Martys-2016-Torian Bellisario

Martyrs, adapted by writer by co-directors Mark L. Smith (Vacancy, The Revenant), is a successfully chilling film—as long as you ignore the original. Co-directors Kevin and Michael Goetz offer up their interpretation of the French cult horror film with a little fluff. That’s not from lack of trying by the movie’s leads, Troian Bellisario and Bailey Noble, re-imagining the roles of the tortured Lucie and the dedicated Anna respectively. Unfortunately, altering the essence of the film had lasting effects. Not even a third act appearance by Scandal’s resident evil speaker, Kate Burton could distract from this flick’s empty ending.

We begin with a young Lucie escaping a canopied tarp prison in a distant warehouse where she was chained and tortured for too long. With no evidence left behind by her captors, the police and the nuns at the orphanage are hard pressed to believe the obviously suffering Lucie. Even in freedom the young girl remains shackled to the memories of her terrifying past. Tormented by monsters at night, it’s these occurrences that keeps those closest to Lucie from believing that her nightmares were every truly real. Only Anna, another girl at the orphanage, is able to break through Lucie’s fragile silent shell.

Chocolate chip cookies make for a fast track to friendship for the two girls. Believing in Lucie’s monsters, in the fright that follows her daily causing her bodily harm and those days in the past, isn’t something Anna ever truly had to do to be Lucie’s only friend. Now, years later the estranged friends are reunited by a call for help. Lucie (Bellisario) needs Anna to see and finally believe the idealist farmhouse family Lucie found are responsible for her pain and are very real.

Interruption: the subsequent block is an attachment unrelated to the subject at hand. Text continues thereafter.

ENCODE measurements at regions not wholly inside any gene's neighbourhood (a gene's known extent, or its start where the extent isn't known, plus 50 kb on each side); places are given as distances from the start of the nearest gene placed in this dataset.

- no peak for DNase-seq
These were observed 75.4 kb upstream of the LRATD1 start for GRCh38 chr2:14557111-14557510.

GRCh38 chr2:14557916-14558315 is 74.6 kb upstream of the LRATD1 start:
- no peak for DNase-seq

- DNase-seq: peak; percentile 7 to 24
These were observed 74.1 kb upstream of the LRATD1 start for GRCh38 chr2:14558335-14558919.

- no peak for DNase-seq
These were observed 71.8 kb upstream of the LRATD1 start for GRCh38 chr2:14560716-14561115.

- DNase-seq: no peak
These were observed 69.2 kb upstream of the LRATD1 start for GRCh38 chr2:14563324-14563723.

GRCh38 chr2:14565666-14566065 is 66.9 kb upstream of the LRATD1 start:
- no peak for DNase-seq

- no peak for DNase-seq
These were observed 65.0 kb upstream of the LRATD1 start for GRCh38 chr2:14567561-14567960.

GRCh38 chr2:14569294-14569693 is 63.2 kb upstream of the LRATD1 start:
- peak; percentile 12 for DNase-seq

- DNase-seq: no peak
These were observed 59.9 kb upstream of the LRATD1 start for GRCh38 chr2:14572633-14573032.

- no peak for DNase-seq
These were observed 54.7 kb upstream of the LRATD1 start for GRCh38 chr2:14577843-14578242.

Screams of young children and horrifying self-inflicted injuries make it easy for the American version of Martyrs to mirror the uneasiness felt in the first act of the film. The slight plaguing doubt before triumphant confirmation is felt throughout. However, as Anna and Lucie both tumble closer to separate, yet equally damaging realizations Lucie makes a choice. Softening her suicide into a mere attempt ushers in a slightly padded down second act.

Tiny changes, including an assailant gender swap and the true meaning of Lucie’s monsters speak to the films glossy Americanized Hollywood style change. Pascal Laugier’s original stays on the path of sheer internal devastation, not for the sake of shock value or to overuse the genres go-to gore. The French film shines a light on the element that would create Martyrs. It toys with the darkest realms of realism, somewhere the American version doesn’t dare to go. While explaining away the same motives, the third act glosses its way towards a slightly more hopeful ending that turns its head from the movie’s true intentions. Parting as friends’ means coming to an ending that stings sour.